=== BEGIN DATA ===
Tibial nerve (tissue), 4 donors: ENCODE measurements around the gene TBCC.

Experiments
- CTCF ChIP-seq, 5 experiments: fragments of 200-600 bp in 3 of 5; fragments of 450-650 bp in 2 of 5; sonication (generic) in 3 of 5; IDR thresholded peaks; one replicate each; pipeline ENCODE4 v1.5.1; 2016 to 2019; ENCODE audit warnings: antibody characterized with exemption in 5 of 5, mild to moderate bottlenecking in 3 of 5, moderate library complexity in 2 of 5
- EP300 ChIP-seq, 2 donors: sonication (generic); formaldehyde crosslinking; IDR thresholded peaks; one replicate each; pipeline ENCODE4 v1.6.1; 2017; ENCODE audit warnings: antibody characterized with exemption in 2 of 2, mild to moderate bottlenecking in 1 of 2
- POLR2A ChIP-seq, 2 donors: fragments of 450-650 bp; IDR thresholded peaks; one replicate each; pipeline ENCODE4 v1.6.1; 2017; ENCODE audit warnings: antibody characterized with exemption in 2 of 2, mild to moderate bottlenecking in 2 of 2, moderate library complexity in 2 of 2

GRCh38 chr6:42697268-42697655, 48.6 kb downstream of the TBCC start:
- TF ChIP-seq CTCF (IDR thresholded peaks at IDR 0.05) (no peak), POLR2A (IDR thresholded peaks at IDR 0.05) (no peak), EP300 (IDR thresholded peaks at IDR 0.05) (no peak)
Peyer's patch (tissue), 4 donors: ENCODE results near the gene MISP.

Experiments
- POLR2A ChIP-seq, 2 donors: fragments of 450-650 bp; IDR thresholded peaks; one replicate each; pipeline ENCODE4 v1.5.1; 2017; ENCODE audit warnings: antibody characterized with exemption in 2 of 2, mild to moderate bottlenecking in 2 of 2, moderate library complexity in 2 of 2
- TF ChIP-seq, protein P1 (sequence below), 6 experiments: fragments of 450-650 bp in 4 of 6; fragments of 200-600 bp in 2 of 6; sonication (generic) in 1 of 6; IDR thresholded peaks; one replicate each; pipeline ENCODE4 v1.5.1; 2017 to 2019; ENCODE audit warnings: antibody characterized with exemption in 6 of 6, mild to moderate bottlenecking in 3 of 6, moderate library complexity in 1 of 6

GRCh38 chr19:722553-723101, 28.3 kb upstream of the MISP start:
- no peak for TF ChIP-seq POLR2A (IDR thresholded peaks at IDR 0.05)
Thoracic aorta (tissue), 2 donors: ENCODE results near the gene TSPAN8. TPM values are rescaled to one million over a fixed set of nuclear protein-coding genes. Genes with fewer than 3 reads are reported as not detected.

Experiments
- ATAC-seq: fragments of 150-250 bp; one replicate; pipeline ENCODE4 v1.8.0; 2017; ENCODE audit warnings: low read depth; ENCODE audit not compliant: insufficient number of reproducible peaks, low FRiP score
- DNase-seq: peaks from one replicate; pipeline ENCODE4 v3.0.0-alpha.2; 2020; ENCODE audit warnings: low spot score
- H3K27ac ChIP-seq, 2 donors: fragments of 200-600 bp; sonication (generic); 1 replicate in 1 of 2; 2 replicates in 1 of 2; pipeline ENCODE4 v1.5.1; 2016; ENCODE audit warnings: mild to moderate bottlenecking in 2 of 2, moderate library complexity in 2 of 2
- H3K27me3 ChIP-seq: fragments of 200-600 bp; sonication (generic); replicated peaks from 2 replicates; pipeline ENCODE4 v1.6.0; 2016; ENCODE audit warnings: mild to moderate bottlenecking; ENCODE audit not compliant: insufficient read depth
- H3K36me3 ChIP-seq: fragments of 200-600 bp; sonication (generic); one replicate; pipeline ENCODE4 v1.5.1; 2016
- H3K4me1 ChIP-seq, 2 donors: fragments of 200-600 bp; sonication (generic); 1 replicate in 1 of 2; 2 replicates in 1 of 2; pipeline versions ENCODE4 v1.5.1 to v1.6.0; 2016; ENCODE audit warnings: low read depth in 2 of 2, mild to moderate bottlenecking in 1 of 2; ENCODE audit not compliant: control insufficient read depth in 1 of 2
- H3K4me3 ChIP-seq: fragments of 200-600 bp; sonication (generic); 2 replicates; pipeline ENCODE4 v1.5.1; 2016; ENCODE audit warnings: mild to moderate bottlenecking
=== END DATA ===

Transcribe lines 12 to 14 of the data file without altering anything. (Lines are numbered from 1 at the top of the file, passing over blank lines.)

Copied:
GRCh38 chr19:722553-723101, 28.3 kb upstream of the MISP start:
- no peak for TF ChIP-seq POLR2A (IDR thresholded peaks at IDR 0.05)
Thoracic aorta (tissue), 2 donors: ENCODE results near the gene TSPAN8. TPM values are rescaled to one million over a fixed set of nuclear protein-coding genes. Genes with fewer than 3 reads are reported as not detected.